A Climber’s Guide: Point of Rocks

New guide for climbing area north of Whitefish will hit shelves May 23

By Clare Menzel
Brett Eckert climbs at Point of Rocks on May 3, 2016. Greg Lindstrom | Flathead Beacon

In 2008-2009, the Montana Department of Natural Resources and Conservation, tasked with generating revenue for the state’s school system with resources in the Stillwater State Forest, began logging in the 93,000 treed acres north of Olney. Close to a decade later, the forest is growing back. Waist-high saplings have shot up in the clearings and wildflowers are encroaching on the logging roads, one scar that remains on the land.

For Flathead rock climbers, the creation of these roads was an accidental blessing. Providing easy access to new parts of the forest, the roads opened up 3,000 acres of rocky ridges and cliffs. Since then, curious climbers have set some 200 routes in the area, which they began calling Point of Rocks.

One hundred eighty-three routes are detailed in the region’s first guidebook, “Point of Rocks: A Climber’s Guide,” which also includes Stillwater Canyon and Drive-In Theatre, two popular climbing spots nearby. The text, compiled by Kalispell climber Brett Eckert, will be sold for $19.95 at Rocky Mountain Outfitter and Sportsman & Ski Haus starting May 23.

The 200 copies available will quickly find a permanent place on the shelves of local climbers, next to well-worn guides for Stone Hill and the Kila Crags, the Flathead’s two other bolted climbing areas. Where Stone Hill, west of Eureka, offers quality but far-away climbing, and Kila offers proximity, Point of Rocks strikes a happy medium – reasonably close, relatively good rock.

In the guide, Eckert describes its cliffs of ancient argillite, a hard sedimentary rock formed from consolidated clay, as “a step or two above Kila choss and a little more broken than Stone Hill.” At just 30 minutes north of Whitefish, Point of Rocks is close enough for climbers to visit for a few casual hours after work or on a weekend.

“Point of Rocks embodies all that is great about climbing in the valley,” Eckert said. “Tucked away in the woods, this wild locale is removed from the hustle and bustle of civilization, yet readily accessible to visitors.”

Most routes are between 40 and 70 feet tall, though some top out above 100 feet. The majority of climbs are mostly well-bolted sport routes, but the guide does detail 33 “trad” and mixed routes that traditional climbers will enjoy. There is also a growing collection of bouldering problems on the talus below.

“The climbing opportunities here deliver a range of challenges for novices to advanced climbers alike,” Eckert said. “Point of Rocks may fall short of world class designation – there is nothing harder than 5.13, the climbs aren’t particularly tall, and the rock quality is slightly less than bomber – but judged on its merits, the sum of all its parts makes for a truly unique climbing experience.”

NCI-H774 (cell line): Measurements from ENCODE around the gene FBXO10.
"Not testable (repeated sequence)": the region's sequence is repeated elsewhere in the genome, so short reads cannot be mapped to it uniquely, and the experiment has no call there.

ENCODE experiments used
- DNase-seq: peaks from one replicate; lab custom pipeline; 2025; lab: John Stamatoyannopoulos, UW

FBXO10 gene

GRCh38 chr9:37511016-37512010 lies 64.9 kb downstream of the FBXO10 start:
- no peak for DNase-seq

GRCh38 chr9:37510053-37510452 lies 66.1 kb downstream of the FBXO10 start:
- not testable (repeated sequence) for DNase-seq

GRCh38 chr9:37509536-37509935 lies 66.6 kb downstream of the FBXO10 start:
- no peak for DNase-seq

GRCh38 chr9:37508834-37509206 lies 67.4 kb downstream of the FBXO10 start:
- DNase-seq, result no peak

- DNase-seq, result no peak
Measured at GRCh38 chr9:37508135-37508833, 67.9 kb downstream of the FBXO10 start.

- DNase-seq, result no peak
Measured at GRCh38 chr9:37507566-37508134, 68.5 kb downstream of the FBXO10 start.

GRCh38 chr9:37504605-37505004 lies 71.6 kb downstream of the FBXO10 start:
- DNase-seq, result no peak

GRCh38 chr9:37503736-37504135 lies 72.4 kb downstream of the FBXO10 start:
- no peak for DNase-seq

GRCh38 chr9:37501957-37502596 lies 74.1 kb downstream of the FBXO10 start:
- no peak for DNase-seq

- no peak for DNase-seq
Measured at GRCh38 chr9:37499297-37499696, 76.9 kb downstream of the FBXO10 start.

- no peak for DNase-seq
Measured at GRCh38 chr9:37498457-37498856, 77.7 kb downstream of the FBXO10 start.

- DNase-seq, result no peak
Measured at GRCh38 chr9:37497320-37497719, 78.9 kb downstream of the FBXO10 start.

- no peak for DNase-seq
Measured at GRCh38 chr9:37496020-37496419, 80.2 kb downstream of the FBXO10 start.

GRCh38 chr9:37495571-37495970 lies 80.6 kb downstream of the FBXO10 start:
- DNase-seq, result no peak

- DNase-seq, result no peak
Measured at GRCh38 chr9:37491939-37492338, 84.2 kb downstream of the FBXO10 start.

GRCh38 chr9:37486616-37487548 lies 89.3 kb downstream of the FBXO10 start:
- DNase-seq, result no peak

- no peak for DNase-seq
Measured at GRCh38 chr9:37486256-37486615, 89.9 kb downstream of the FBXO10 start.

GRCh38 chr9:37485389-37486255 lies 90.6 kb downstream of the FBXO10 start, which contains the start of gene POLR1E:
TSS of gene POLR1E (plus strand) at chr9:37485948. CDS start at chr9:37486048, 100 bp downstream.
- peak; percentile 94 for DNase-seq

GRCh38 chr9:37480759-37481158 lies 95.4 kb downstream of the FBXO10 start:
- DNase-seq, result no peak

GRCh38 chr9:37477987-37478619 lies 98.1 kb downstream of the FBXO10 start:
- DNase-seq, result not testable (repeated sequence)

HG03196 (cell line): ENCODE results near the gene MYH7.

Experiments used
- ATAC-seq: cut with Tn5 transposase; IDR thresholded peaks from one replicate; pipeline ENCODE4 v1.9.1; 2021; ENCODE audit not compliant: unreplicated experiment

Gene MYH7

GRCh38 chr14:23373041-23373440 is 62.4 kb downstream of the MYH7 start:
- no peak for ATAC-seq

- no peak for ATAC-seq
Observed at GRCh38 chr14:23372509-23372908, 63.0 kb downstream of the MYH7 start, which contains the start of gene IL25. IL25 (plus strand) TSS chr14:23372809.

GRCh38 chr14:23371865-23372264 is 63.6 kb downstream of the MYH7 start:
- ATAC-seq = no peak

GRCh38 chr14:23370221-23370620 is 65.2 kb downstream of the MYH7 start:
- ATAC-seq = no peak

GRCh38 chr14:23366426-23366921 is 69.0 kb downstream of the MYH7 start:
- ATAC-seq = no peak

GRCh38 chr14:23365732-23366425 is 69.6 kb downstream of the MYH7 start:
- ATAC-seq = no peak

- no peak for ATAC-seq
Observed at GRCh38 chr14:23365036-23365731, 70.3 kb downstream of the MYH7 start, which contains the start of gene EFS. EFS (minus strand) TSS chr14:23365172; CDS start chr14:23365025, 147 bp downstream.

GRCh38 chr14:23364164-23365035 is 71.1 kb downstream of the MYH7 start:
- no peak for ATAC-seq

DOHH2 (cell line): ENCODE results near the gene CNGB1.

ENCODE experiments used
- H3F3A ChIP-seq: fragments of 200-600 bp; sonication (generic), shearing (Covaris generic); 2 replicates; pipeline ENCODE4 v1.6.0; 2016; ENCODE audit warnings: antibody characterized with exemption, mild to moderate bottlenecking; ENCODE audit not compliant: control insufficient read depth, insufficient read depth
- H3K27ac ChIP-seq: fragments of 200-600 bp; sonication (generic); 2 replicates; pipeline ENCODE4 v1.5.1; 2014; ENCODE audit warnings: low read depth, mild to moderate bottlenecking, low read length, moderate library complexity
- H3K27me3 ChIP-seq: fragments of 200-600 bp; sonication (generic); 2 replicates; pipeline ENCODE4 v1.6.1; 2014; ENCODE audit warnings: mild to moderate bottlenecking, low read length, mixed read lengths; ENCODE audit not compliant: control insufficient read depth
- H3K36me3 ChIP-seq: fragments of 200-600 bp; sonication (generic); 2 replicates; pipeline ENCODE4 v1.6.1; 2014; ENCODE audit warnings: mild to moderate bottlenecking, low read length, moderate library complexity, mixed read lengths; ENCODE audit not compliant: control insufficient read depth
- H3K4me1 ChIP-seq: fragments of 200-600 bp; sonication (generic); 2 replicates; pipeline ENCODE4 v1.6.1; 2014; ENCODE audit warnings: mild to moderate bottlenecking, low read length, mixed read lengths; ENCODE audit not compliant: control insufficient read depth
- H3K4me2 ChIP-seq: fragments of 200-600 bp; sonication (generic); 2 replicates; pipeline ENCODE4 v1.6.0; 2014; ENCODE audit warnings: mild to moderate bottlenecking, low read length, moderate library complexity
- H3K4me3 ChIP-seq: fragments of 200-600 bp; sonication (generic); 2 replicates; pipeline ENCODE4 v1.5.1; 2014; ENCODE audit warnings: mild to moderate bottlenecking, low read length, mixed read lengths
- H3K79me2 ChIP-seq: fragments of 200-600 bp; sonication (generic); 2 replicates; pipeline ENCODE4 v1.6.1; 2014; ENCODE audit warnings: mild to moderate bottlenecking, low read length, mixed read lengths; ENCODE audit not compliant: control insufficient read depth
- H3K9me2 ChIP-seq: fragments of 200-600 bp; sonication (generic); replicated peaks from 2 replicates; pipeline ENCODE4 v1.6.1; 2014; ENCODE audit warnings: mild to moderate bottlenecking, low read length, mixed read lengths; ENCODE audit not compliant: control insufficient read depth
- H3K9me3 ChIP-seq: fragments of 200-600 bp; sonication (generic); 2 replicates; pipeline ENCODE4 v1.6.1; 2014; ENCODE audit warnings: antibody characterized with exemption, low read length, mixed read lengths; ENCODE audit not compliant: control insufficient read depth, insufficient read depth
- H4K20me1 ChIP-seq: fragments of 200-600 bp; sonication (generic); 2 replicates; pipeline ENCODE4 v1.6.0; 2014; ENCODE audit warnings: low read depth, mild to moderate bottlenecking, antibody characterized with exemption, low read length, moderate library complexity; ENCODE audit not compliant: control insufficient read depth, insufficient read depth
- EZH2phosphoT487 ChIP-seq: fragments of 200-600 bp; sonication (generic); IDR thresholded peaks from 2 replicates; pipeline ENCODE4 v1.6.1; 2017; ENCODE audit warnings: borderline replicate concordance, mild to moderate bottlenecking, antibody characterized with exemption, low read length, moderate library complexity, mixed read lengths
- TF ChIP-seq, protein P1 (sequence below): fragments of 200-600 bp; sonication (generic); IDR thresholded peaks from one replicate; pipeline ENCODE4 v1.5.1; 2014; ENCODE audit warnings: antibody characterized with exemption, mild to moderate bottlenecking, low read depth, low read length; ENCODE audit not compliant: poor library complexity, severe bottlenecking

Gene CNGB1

Yet, according to Eckert, Point of Rocks has been “pretty off the radar,” because without an official guide, beta about the area has spread through the climbing network slowly, primarily by  word-of-mouth. Unlike Stone Hill, with cliffs rising up in two massive tiers above Montana Highway 37, Point of Rocks is easily missed by the unenlightened. The ragged rock is shrouded by gently rolling hills, and it’s accessible by several paths with trailheads at the end of windy, doubletrack dirt roads.

“When I first came here, we were wondering if we were on the right road,” Eckert said.

Indeed, one of Point of Rocks’ chief draws is its remote feel. Though the guide will certainly attract larger crowds from the Flathead Valley and Canada, Eckert is more excited to share the area than he is worried about tourists.

“I’ll put up a route so I can climb it, but I get just as much enjoyment or more watching other people climb it,” he said.

In any case, Eckert is confident that, so long as climbers care for and respect the spot, the layout will help retain its wild qualities.

“Another notable characteristic of the area is the spread-out nature of the climbing sectors,” Eckert writes in the guide. “Many crags sport a half dozen or less routes and short hikes are required to move between different zones. For some, this lack of quick and accessible, heavily concentrated climbing will be a turn-off, but others, especially nature lovers who eschew crowded crags, will find themselves right at home in the peaceful solitude of these far flung cliffs.”